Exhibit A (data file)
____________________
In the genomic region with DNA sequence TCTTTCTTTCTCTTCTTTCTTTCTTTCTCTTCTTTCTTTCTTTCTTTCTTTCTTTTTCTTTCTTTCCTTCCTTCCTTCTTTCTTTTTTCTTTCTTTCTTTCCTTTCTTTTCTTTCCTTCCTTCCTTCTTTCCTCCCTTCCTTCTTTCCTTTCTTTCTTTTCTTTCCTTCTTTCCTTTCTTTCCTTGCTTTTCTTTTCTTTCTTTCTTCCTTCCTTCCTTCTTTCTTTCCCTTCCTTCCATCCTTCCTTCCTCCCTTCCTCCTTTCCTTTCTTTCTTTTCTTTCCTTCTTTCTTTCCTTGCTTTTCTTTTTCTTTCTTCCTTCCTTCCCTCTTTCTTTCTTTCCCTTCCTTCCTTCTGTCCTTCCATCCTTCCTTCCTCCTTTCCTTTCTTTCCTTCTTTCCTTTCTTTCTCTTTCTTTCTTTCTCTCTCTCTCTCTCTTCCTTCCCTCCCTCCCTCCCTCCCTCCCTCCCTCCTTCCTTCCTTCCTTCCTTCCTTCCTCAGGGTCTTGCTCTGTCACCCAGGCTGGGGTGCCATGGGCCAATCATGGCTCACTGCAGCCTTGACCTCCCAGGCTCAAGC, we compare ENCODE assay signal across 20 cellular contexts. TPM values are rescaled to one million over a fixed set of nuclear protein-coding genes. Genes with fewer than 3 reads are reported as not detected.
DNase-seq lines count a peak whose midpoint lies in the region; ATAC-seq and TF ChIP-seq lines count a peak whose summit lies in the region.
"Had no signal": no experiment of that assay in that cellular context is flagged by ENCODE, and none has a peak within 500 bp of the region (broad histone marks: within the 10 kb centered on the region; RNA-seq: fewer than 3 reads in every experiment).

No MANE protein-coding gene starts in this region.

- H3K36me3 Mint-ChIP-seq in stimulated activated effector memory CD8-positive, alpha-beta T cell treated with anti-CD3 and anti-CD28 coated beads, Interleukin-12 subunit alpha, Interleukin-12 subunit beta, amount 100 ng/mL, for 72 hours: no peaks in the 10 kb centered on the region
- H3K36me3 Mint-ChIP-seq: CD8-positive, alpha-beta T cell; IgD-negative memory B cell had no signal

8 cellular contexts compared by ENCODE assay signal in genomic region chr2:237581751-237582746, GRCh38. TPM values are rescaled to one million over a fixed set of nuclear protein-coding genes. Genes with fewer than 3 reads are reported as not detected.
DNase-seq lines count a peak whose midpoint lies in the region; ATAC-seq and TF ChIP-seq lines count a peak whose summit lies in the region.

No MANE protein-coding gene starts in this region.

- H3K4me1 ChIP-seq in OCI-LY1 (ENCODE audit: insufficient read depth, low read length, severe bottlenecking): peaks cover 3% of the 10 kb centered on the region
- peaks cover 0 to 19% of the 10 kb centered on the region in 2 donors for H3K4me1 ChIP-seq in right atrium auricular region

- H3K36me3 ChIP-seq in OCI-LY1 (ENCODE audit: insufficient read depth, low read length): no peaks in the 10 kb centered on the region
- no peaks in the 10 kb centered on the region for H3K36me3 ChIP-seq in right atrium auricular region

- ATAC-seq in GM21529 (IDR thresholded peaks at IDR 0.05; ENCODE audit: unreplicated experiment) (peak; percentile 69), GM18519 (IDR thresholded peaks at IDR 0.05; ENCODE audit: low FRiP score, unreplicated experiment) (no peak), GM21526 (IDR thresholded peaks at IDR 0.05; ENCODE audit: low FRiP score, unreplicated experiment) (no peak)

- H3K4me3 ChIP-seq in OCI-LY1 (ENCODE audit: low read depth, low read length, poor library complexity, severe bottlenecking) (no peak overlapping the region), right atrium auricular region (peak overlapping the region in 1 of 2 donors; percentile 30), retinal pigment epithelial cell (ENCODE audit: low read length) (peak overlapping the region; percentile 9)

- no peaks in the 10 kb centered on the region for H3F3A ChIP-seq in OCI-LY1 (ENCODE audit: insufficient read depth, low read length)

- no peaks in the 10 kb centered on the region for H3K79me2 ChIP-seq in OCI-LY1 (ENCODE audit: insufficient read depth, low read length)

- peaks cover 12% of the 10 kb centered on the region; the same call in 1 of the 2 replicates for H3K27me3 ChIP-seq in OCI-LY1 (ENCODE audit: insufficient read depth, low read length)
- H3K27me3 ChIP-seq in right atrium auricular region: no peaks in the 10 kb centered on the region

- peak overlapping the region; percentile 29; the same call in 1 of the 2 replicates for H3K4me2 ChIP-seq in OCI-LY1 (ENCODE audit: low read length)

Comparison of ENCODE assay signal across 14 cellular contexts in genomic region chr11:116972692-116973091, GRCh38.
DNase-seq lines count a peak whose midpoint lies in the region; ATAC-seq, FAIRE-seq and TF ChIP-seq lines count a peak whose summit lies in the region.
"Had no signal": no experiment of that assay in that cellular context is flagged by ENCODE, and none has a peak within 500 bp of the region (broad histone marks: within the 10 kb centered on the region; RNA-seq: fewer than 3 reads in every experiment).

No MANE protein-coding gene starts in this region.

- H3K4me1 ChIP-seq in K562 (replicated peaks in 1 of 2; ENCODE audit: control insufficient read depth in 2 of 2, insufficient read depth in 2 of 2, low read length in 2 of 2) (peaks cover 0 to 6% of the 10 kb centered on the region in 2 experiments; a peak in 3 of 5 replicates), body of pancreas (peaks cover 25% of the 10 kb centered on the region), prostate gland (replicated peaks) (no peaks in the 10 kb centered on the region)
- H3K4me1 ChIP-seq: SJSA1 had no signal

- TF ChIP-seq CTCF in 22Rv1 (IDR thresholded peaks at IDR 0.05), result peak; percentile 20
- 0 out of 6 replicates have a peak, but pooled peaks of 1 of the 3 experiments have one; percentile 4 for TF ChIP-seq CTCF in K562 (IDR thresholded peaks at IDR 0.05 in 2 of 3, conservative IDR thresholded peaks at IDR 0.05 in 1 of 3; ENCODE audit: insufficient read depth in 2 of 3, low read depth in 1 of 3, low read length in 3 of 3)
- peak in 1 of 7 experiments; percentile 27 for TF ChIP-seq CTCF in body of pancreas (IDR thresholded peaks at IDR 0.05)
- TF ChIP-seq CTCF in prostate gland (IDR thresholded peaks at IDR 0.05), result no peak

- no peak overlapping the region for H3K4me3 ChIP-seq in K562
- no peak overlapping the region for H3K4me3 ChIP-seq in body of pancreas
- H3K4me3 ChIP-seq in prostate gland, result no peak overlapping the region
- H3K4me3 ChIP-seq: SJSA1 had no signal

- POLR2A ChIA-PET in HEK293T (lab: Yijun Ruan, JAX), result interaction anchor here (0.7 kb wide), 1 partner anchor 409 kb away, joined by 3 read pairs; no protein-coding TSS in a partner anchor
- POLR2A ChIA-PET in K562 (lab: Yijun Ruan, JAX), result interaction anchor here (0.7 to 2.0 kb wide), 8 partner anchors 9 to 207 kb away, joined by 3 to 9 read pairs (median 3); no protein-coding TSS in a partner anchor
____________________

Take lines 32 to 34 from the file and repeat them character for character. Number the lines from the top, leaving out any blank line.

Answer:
- no peak overlapping the region for H3K4me3 ChIP-seq in body of pancreas
- H3K4me3 ChIP-seq in prostate gland, result no peak overlapping the region
- H3K4me3 ChIP-seq: SJSA1 had no signal